Is self-monitoring of blood glucose appropriate for all type 2 diabetic patients? The Fremantle Diabetes Study.Diabetes Care. 2006 Aug; 29(8):1764-70.DC
We sought to determine whether self-monitoring of blood glucose (SMBG) is associated with better glycemic control in type 2 diabetes.
RESEARCH DESIGN AND METHODS
We used cross-sectional and longitudinal data from type 2 diabetic participants in the observational, community-based Fremantle Diabetes Study (FDS) who reported SMBG status at study entry (n = 1,286) and annual reviews over 5 years (n = 531).
At study entry, 70% of patients performed SMBG, with a median of four tests per week (interquartile range two to seven). Patients with shorter diabetes duration; who were attending diabetes education, diabetes-related clinics, or medical specialists; who were taking insulin with or without oral hypoglycemic agents (OHAs); and who were self-reporting hypoglycemic events were more likely to use SMBG. Both cross-sectional and longitudinal FDS data showed that HbA(1c) (A1C) was not significantly different between SMBG users and nonusers, either overall or within diabetes treatment groups (diet, OHAs, and insulin with or without OHAs). There was also no independent cross-sectional relationship between A1C and SMBG frequency. The average annual societal cost of using SMBG (in year 2000 Australian dollars [Adollars], excluding glucometers) was 162 Australian dollars per type 2 diabetic patient or 51 million Australian dollars when projected to the Australian diagnosed type 2 diabetic population.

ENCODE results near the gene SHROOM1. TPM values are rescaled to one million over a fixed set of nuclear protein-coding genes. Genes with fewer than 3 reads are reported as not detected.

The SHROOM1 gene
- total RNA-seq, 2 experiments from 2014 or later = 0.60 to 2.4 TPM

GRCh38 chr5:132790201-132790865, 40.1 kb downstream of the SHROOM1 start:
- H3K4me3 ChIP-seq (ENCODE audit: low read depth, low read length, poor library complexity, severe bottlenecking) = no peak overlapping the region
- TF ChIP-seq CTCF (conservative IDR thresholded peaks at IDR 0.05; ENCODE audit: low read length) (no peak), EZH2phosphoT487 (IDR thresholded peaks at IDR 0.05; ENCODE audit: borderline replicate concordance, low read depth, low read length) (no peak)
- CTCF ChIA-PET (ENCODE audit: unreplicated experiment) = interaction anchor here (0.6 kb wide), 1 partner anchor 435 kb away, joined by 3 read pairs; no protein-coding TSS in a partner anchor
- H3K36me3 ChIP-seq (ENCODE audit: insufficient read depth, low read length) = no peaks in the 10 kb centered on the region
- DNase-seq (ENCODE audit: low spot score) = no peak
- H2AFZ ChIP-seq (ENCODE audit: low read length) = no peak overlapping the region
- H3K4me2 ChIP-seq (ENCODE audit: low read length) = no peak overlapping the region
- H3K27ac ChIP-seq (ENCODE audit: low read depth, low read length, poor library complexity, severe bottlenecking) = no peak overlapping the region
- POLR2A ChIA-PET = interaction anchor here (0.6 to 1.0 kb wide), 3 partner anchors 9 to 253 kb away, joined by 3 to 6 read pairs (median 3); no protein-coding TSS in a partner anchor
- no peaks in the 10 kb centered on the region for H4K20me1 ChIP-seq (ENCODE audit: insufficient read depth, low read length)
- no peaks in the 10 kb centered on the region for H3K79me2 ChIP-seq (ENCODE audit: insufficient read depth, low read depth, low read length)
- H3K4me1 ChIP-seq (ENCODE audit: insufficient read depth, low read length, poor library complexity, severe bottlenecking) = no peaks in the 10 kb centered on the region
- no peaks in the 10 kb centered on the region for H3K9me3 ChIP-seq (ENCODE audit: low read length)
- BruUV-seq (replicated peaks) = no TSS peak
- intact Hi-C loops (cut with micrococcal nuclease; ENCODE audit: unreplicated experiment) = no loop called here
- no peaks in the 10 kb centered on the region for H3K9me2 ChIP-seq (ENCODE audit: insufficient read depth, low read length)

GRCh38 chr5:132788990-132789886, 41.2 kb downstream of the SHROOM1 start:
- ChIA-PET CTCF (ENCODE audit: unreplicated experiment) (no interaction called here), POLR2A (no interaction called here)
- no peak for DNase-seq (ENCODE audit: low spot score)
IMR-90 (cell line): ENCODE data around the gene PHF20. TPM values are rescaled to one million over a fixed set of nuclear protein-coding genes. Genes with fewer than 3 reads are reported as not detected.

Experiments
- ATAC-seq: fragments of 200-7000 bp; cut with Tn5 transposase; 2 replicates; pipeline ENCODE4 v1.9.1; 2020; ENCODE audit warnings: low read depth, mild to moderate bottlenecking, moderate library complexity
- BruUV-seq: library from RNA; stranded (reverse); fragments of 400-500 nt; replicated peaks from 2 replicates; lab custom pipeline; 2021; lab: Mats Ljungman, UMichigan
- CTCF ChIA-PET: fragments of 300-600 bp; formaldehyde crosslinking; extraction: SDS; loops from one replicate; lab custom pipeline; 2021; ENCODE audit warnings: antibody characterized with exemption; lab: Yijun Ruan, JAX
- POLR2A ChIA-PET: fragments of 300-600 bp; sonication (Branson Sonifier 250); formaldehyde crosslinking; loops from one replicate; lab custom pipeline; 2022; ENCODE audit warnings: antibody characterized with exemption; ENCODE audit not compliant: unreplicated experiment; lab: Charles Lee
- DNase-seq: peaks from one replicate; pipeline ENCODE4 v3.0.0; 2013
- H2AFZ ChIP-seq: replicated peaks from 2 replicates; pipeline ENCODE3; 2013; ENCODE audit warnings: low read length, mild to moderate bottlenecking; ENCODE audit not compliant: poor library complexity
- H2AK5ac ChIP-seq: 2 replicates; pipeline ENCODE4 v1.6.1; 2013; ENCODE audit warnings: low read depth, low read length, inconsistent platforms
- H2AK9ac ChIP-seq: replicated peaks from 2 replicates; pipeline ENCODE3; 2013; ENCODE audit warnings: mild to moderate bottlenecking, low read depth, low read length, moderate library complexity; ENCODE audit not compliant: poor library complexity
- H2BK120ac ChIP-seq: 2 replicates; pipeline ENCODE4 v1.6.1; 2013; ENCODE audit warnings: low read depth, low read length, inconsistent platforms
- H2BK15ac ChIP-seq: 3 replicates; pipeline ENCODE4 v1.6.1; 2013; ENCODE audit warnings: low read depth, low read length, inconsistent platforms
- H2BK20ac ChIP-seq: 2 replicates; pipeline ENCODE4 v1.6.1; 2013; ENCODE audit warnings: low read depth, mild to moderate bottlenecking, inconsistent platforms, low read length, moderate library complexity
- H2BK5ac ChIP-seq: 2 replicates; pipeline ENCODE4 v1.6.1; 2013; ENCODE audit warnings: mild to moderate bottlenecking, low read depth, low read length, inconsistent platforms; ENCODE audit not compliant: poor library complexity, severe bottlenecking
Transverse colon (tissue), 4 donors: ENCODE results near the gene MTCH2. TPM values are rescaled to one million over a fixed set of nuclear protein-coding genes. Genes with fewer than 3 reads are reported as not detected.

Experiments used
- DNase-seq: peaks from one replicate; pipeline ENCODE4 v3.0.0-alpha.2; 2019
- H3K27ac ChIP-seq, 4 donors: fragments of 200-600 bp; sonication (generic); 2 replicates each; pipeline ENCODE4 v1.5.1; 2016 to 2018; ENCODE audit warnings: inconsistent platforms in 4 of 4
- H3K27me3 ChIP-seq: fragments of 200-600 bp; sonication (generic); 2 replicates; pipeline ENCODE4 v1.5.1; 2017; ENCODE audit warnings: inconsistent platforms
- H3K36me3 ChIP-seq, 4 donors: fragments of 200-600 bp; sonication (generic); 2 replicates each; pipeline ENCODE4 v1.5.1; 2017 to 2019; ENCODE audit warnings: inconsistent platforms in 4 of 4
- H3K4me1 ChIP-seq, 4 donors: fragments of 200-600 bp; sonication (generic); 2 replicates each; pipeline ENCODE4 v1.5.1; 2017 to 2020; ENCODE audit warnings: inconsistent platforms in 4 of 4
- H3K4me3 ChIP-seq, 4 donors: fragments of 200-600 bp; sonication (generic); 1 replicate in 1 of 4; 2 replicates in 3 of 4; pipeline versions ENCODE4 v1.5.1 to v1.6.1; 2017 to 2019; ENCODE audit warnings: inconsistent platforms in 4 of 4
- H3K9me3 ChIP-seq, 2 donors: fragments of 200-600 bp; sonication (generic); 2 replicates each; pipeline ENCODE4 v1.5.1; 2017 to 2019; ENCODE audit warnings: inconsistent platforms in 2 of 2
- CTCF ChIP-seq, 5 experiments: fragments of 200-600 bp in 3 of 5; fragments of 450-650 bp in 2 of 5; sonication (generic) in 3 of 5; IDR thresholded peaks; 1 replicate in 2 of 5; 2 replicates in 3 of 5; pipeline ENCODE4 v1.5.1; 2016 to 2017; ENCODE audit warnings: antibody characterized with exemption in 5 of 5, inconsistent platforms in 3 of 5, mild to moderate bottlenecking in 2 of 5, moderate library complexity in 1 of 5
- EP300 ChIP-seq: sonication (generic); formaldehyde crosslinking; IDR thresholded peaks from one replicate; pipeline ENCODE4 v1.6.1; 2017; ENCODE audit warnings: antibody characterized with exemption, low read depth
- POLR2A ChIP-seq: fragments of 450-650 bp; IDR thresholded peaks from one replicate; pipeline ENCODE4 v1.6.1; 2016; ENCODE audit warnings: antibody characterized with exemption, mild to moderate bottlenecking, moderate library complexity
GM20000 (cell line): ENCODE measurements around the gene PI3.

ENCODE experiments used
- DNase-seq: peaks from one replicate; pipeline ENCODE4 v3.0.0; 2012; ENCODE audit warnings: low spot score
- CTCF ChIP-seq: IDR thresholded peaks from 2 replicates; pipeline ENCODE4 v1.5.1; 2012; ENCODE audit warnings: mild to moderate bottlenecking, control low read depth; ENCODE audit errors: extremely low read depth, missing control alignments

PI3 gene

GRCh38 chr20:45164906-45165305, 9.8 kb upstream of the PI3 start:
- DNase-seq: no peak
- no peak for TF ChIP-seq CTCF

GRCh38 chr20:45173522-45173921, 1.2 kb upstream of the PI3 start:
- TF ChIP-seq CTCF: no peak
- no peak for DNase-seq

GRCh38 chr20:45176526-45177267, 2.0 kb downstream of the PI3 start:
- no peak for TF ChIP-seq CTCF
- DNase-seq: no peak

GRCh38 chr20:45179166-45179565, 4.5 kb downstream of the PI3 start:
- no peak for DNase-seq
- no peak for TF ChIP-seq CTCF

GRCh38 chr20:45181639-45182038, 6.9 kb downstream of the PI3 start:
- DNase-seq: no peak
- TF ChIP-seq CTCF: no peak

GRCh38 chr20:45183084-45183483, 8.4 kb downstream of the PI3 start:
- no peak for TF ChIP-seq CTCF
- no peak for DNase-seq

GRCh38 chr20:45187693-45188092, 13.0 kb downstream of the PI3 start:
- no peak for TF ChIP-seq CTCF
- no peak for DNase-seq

Neither SMBG testing nor its frequency was associated with glycemic benefit in type 2 diabetic patients regardless of treatment. Our data did not include methods of SMBG delivery and application, factors that require further assessment in the evaluation of SMBG utility in non-insulin-treated type 2 diabetes. SMBG may be still of value in the identification and prevention of hypoglycemia and in dose adjustment in insulin-treated patients.